If you’re a dieting woman aiming to eat 1,200 calories a day, or man aiming at 1,700, you don’t have much wiggle room. So to speak.
You could, of course, look for “diet” sufganiyot. They’re still no goji berry of the dessert world, but one can try to find baked ones, not fried; one can also forgo that topping of sugar, and eschew the stuffing and coating of glistening chocolate. You could do that, but you won’t be saving yourself many calories, especially if they’re fried.
2. Oil, oil everywhere
The classic sufganiya is deep-fried. One downside of the cost-of-living protests that have been intermittently shaking Israel since 2011 is that the people want more for less money.
As suppliers cut corners to make ends meet, says Urbach, they become tempted to reuse their oil too much. Reusing vegetable oil for frying at high temperature creates free radicals and oxidizes the oil. Both are bad things.
If you’re going to deep-fry, use an oil with a high smoking point like canola or peanut oil, not olive oil. If you’re going to reuse that oil, filter out food particles that will spoil before the oil does. Useful tips: If the oil is foaming or stinks like a cheap restaurant, it’s gone bad.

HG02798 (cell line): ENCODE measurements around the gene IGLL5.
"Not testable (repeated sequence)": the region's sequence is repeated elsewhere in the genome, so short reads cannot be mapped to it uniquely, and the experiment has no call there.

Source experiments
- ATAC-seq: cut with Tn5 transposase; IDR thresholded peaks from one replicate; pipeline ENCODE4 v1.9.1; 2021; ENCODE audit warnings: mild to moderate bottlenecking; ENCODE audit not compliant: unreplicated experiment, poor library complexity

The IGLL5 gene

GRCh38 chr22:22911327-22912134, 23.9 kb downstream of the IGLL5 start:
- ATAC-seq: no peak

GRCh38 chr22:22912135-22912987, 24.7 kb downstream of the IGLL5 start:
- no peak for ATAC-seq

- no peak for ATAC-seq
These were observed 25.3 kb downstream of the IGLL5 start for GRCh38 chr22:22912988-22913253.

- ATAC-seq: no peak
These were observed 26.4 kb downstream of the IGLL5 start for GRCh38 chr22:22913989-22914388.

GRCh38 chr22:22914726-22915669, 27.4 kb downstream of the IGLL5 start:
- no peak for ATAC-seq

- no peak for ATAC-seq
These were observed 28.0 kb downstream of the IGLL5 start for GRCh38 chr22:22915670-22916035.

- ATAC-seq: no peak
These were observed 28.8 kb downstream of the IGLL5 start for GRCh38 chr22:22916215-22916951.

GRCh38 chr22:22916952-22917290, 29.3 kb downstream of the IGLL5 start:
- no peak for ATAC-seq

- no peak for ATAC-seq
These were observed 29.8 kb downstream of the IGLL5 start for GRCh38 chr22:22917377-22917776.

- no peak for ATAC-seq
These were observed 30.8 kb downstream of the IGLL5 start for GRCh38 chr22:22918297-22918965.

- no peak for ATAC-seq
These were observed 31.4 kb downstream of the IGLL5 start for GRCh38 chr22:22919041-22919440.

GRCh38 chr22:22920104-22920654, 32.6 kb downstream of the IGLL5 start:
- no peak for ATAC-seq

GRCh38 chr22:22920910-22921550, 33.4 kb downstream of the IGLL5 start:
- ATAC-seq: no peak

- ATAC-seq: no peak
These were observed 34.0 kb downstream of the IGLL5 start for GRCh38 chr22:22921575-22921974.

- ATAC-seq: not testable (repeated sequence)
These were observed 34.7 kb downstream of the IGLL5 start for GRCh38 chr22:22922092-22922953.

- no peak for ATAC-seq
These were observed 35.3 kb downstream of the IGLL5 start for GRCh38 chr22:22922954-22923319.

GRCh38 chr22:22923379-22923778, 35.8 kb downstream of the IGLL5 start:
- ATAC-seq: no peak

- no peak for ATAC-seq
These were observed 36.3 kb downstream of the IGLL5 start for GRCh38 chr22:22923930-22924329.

3. The paper towel effect
If you’re deep-frying dough and the temperature is too low, the sufganiya will soak up even more oil than it might otherwise, which is bad, Urbach points out. (Conversely, fry it in oil that’s too hot and it will burn.)
A good temperature to fry sufganiyot, counsels Haaretz food editor Liz Steinberg, is 150-180 degrees Celsius (300-360F). She points out that the optimal temperature will depend on the size and density of your sufganiya. Thinner donuts with more airy dough – such as Moroccan sfeng, which have a hole in the middle – can be fried at higher temperatures, since the heat penetrates to the center of the dough more quickly, Steinberg qualifies.
4. Powdered sugar doesn’t dissolve in oil
Bakers in Israel typically dust powdered sugar over the things to make them more attractive. Sugar and salt dissolve well in water, but not in oil. But by the time you get home, that pretty white “snow” has disappeared, visually if not in practice. Chances are the kids will beg for more. You will dust still more powdered sugar on the sufganiyot. Now the thing has two coatings of sugar that were unnecessary in the first place.